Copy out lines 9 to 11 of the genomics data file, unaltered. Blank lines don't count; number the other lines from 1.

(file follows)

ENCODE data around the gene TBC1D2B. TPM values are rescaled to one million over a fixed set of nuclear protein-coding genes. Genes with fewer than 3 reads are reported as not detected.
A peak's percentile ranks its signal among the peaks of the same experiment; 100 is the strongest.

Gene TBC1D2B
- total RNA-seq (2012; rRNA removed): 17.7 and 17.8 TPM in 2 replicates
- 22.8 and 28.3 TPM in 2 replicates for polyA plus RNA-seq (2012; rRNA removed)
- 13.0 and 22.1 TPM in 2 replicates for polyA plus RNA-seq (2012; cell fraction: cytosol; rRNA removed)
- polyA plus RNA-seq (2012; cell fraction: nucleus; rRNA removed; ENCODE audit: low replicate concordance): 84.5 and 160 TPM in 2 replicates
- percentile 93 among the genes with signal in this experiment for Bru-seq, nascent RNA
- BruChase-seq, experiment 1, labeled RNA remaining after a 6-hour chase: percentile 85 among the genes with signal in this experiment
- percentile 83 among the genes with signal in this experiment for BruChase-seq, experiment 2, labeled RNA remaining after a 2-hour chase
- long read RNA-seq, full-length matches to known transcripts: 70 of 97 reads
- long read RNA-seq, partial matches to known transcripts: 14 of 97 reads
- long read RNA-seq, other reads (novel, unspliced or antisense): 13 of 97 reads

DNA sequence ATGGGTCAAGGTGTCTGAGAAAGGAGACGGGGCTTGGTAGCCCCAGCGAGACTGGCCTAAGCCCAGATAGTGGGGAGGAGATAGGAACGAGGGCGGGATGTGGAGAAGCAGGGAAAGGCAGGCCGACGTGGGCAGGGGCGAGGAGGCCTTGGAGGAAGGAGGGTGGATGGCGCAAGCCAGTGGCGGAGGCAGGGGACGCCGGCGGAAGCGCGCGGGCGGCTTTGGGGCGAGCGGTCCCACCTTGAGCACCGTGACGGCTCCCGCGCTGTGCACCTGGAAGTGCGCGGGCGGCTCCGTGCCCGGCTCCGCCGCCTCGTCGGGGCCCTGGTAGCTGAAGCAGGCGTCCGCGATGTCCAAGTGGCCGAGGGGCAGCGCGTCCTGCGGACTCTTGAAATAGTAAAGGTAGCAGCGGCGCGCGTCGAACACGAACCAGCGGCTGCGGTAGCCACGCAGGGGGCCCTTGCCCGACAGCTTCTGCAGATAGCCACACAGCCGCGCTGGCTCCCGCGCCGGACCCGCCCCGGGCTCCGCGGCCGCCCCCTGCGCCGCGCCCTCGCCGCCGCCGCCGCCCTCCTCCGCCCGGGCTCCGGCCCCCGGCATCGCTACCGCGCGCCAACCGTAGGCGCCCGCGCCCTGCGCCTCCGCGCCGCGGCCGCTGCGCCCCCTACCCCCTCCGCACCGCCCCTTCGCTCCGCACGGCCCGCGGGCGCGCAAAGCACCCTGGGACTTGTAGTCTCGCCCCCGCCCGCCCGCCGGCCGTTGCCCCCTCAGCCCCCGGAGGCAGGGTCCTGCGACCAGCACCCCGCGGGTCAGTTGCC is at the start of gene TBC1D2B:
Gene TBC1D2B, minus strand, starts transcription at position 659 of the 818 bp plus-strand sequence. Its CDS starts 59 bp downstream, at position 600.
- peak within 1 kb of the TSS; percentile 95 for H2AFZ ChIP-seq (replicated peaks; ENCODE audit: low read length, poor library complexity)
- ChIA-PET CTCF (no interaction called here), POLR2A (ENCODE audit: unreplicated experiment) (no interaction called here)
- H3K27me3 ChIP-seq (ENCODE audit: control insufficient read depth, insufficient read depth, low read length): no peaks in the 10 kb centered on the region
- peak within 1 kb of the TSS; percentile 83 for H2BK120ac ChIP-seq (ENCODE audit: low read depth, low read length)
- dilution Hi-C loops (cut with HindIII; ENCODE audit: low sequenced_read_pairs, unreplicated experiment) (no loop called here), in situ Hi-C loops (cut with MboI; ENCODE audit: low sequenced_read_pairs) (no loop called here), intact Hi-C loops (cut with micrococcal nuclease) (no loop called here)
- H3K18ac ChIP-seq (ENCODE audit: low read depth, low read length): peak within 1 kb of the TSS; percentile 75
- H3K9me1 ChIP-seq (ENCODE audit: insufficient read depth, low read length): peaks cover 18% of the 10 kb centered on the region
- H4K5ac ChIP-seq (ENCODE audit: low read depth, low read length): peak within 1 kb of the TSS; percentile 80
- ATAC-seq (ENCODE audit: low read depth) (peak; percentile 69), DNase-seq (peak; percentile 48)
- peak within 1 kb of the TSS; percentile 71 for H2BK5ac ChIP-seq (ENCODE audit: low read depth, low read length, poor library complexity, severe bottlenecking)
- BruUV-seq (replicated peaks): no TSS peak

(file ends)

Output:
- BruChase-seq, experiment 1, labeled RNA remaining after a 6-hour chase: percentile 85 among the genes with signal in this experiment
- percentile 83 among the genes with signal in this experiment for BruChase-seq, experiment 2, labeled RNA remaining after a 2-hour chase
- long read RNA-seq, full-length matches to known transcripts: 70 of 97 reads